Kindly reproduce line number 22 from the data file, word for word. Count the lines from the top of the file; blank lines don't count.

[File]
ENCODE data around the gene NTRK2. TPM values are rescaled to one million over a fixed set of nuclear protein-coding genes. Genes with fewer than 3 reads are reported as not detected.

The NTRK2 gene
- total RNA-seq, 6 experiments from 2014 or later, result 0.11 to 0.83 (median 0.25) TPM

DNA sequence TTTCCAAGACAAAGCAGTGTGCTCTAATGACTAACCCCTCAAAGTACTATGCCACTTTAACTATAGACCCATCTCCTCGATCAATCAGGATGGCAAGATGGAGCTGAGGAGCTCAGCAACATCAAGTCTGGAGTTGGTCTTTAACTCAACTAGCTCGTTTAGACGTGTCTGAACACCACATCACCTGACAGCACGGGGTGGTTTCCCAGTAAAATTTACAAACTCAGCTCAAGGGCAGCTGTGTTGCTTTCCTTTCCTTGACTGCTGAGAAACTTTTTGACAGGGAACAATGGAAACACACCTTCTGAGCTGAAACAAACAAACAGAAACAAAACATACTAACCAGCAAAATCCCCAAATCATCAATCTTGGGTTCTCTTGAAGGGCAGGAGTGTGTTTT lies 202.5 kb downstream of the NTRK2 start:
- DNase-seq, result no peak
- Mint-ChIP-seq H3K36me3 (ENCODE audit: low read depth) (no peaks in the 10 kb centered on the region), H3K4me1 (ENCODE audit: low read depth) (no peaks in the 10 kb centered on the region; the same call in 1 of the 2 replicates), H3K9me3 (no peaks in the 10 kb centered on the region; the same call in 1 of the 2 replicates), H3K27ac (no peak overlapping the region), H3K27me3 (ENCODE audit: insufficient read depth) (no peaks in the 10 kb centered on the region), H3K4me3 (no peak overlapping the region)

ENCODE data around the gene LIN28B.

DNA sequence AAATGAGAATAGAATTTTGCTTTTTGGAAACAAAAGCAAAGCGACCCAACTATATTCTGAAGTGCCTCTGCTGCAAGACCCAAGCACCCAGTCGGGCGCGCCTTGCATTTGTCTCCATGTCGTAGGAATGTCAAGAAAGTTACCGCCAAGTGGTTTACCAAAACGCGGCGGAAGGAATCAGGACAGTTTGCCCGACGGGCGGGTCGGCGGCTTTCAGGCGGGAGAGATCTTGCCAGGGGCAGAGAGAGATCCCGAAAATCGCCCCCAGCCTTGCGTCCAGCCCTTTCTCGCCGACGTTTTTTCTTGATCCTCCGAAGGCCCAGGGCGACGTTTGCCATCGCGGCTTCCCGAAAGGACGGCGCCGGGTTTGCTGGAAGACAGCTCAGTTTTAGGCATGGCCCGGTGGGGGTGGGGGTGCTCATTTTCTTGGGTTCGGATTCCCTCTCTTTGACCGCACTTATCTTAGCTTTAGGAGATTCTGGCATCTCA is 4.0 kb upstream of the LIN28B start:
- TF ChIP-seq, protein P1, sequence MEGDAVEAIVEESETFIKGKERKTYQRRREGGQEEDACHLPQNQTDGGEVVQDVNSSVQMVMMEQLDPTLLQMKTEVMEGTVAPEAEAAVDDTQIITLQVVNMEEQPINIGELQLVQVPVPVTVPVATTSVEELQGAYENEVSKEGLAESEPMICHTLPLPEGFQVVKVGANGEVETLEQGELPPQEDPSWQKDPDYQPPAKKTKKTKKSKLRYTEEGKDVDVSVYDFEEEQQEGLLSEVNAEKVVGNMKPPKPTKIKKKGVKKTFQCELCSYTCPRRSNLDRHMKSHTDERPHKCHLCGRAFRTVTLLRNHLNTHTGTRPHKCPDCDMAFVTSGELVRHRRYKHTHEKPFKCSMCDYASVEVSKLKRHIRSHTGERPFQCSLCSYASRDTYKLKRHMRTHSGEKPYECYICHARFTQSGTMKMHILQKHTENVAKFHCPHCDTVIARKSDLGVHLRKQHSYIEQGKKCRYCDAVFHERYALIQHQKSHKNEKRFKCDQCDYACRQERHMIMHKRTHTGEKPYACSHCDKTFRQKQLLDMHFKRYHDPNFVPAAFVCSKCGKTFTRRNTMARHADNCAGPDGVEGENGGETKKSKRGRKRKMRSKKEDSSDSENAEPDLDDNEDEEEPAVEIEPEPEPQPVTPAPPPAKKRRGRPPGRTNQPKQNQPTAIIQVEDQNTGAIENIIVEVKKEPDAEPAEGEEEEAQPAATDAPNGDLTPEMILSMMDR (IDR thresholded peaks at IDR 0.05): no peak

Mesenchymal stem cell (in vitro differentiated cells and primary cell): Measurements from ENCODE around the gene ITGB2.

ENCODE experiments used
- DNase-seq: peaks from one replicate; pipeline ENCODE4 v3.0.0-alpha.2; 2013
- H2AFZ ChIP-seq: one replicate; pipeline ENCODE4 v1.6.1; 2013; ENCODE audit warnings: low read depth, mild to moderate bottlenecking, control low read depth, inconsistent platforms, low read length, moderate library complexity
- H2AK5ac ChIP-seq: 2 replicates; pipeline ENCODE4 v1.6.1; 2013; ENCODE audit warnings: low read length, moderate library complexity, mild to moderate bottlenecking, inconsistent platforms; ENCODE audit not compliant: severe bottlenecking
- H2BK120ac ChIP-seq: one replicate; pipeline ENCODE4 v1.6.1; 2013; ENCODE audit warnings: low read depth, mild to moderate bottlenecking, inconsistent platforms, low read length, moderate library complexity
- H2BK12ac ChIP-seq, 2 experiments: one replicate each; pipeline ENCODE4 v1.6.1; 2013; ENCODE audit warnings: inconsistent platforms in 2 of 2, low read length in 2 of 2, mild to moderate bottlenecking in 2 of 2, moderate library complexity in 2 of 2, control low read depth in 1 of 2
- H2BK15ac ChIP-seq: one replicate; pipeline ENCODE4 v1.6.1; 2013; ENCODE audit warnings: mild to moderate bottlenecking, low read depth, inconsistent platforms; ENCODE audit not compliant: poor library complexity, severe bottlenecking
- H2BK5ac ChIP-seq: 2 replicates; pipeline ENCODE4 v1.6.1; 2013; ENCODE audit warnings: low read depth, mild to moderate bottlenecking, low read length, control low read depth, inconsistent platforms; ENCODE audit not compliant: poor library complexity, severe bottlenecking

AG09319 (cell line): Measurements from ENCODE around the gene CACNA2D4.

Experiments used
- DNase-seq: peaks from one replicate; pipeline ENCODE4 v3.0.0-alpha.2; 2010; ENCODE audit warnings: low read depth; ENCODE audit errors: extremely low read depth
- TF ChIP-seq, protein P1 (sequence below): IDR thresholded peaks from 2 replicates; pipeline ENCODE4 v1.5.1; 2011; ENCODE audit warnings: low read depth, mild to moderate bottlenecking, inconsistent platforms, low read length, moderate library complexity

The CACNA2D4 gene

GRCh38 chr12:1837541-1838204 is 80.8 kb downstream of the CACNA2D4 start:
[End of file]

- TF ChIP-seq, protein P1 (sequence below): IDR thresholded peaks from 2 replicates; pipeline ENCODE4 v1.5.1; 2011; ENCODE audit warnings: low read depth, mild to moderate bottlenecking, inconsistent platforms, low read length, moderate library complexity